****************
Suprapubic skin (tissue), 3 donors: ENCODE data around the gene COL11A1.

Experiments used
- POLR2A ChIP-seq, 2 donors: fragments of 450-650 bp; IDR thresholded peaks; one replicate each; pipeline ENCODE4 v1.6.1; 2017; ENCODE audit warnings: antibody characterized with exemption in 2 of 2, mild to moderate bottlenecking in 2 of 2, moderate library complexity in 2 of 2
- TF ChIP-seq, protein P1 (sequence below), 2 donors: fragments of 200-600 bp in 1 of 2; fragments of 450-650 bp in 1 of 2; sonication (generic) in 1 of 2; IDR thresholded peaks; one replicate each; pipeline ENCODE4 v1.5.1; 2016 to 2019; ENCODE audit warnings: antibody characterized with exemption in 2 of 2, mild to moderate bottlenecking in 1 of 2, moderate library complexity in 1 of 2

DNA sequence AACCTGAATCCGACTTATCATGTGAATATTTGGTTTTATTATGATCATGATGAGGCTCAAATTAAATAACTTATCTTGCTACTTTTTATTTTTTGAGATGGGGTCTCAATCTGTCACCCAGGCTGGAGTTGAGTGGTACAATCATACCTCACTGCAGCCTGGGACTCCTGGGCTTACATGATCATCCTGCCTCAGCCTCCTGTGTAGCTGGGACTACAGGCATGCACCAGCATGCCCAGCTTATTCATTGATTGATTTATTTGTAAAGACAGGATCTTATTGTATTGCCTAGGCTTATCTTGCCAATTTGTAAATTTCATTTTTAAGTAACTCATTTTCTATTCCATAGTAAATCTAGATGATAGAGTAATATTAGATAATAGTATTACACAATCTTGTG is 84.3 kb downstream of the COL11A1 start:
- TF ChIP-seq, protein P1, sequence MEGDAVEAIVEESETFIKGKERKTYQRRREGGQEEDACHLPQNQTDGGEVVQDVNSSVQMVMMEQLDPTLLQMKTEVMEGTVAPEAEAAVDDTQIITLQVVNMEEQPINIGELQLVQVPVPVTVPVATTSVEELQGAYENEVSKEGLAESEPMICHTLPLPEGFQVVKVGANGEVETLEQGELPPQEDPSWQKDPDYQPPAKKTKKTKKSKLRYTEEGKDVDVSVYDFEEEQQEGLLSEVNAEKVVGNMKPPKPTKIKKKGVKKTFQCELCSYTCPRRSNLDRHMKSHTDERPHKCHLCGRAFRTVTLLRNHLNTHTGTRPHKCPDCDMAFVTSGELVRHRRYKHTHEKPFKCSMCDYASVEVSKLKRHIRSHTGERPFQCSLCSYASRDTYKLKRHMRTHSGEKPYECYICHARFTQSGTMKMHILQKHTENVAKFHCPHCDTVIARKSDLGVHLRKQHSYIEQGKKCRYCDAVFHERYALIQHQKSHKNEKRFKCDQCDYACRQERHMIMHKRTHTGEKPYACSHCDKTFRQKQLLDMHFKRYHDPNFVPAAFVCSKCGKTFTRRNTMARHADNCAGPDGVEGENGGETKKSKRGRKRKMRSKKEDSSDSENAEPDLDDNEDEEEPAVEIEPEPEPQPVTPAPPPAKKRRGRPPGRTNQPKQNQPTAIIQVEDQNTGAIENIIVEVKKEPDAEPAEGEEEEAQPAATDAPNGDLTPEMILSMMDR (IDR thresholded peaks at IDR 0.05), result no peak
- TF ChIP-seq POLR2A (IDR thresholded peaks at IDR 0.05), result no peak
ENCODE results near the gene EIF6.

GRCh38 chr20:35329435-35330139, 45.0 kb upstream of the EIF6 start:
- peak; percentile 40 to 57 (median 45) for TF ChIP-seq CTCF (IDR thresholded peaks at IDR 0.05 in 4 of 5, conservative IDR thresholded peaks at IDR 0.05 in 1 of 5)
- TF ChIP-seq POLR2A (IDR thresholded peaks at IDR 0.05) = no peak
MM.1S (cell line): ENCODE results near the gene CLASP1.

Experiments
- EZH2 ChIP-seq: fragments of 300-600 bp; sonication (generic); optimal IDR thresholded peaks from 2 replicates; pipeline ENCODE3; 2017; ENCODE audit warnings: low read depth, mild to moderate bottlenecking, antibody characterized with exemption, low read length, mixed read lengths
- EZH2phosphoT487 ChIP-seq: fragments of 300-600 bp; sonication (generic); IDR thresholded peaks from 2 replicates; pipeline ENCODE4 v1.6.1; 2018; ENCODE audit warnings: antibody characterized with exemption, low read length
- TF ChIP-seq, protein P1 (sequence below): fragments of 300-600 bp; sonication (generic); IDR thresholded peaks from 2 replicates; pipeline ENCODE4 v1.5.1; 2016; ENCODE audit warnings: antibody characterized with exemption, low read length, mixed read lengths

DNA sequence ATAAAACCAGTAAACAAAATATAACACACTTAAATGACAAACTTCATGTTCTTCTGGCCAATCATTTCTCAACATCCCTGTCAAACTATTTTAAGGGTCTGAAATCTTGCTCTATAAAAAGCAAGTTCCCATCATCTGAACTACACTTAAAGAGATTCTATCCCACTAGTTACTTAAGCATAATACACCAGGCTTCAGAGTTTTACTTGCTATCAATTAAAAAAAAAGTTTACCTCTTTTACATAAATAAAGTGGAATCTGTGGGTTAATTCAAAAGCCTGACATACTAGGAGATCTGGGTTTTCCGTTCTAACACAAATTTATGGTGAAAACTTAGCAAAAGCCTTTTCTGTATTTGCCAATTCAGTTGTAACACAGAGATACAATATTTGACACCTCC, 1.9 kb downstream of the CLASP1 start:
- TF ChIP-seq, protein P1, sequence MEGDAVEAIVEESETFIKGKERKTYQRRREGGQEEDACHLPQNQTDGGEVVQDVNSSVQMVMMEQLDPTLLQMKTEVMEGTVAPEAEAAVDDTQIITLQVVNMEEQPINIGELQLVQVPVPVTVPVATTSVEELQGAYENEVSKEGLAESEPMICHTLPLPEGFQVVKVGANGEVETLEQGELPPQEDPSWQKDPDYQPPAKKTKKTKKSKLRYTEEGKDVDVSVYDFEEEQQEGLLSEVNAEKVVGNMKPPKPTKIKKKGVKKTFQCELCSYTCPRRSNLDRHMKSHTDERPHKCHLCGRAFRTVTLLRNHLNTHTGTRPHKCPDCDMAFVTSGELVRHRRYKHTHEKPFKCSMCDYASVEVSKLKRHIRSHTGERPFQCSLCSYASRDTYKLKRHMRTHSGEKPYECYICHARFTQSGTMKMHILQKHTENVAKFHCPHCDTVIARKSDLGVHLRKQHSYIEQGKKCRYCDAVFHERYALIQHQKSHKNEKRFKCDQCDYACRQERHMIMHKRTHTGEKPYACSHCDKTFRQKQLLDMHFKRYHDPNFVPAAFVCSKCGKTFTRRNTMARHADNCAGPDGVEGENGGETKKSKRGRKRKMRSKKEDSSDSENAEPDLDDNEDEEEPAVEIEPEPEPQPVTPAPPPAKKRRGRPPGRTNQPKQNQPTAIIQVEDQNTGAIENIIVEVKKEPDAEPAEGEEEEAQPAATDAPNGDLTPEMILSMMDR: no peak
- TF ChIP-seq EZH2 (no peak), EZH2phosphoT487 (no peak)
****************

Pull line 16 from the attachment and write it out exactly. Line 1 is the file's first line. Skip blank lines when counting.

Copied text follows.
- TF ChIP-seq, protein P1 (sequence below): fragments of 300-600 bp; sonication (generic); IDR thresholded peaks from 2 replicates; pipeline ENCODE4 v1.5.1; 2016; ENCODE audit warnings: antibody characterized with exemption, low read length, mixed read lengths